Wednesday, June 30, 2010

3D Printing and Part Orientation

I don’t get this question too often but frequently enough where I thought it would be good to give my view on the subject. The question is how should I orient my part in the build? The answer, of course, is that it all depends on what you are trying to achieve. Like all additive processes, 3D printers build one layer at a time. No matter how thin that layer is there is usually some evidence of that line left in the part as it is removed from the printer. Secondary processes can often eliminate the visible effect of layers but with most technologies there is a slight reduction in strength along the Z axis. Visually, on vertical walls this might look like tiny horizontal lines. On curved surfaces it might look like steps along the curvature or arc. With .004” layers the cosmetic effect is very slight. Larger layer thicknesses are more apparent. Thinking about your specific part and armed with this knowledge you can select an orientation in the build area that will minimize the impact to cosmetics and strength. Another consideration is build time. If you want to print something with the shape of a pencil or a ruler you might want to lay it down so that the least number of layers are required for printing. If you were to stand an eight inch long pencil up on end such that the eraser is printed first and the tip last, 2000 layers would have to be printed to complete the build. Laying it down along the X axis would require only 60 layers if the pencil is .24 inches in diameter. Even though the printed area is much larger per layer in this orientation the printing speed makes up for the time it takes to prepare each next layer.


One reason A ZPrinter® is fast is because it prints up to a half inch stripe at a time. This means that in almost any orientation you can print your parts fast. But if you understand part orientation you can maximize the speed and the quality of your build. In general the fast axis, or the direction the carriage moves in, is the fastest. The slow axis, or the direction the entire gantry moves in, is a bit slower. And, the Z axis is the slowest. In addition, the fast axis does not have to travel the full length of the gantry. So if you move your part to the edge of the build where the fast axis starts printing your part will print even faster. In other words, if the printer you are using has 10 inches of travel in the fast axis but your part is only 2 inches long, the carriage will only move as far as it has to in order to print the part. If you position the part in the center of the build area the carriage will have to travel 7 inches to start the fist stripe. For some parts the difference in print speed might not be noticeable but for a 2000 layer build the added time per layer accumulates and could be significant.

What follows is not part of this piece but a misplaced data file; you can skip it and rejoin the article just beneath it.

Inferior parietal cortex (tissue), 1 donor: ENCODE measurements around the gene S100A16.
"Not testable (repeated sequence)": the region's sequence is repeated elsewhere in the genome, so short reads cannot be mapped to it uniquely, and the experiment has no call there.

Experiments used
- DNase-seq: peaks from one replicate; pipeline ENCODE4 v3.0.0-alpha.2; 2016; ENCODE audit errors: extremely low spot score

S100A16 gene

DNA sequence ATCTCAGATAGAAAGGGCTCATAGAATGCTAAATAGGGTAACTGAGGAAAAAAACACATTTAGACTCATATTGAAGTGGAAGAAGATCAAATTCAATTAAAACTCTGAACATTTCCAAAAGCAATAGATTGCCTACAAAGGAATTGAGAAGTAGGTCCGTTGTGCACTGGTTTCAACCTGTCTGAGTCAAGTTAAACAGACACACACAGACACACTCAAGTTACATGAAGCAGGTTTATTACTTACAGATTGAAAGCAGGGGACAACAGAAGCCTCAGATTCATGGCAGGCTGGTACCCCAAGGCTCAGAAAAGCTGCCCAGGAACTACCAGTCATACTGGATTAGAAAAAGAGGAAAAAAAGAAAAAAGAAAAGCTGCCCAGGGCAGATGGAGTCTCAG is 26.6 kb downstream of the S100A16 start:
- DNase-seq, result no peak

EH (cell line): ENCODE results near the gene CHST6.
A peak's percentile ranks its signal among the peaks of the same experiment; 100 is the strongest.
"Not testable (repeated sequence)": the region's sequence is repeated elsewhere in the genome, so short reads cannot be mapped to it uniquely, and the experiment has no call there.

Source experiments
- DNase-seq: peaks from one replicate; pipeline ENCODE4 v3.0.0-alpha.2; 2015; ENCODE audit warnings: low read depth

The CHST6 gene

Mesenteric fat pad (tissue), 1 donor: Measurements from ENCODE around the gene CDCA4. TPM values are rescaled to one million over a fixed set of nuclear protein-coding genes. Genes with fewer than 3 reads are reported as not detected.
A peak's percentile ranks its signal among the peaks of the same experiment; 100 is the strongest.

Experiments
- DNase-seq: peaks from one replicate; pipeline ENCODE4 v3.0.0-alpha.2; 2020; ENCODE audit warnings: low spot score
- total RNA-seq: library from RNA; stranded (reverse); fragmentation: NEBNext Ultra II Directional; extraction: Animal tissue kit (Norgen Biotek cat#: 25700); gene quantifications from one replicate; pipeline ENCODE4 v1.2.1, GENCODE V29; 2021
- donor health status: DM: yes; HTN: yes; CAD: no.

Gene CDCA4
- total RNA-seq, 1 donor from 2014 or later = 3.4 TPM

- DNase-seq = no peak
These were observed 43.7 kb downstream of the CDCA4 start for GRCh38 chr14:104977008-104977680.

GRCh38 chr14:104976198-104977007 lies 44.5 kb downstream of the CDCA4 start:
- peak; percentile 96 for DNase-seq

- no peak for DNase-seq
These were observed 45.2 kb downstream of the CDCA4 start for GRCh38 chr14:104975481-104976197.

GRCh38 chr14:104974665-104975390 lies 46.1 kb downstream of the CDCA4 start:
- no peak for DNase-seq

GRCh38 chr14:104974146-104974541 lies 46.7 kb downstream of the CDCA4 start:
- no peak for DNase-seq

The main point is that by knowing how your printer works you can optimize your results and be more successful using your printer. A slight adjustment to your part orientation in the build area can result in significant improvements.


http://www.zcorp.com/

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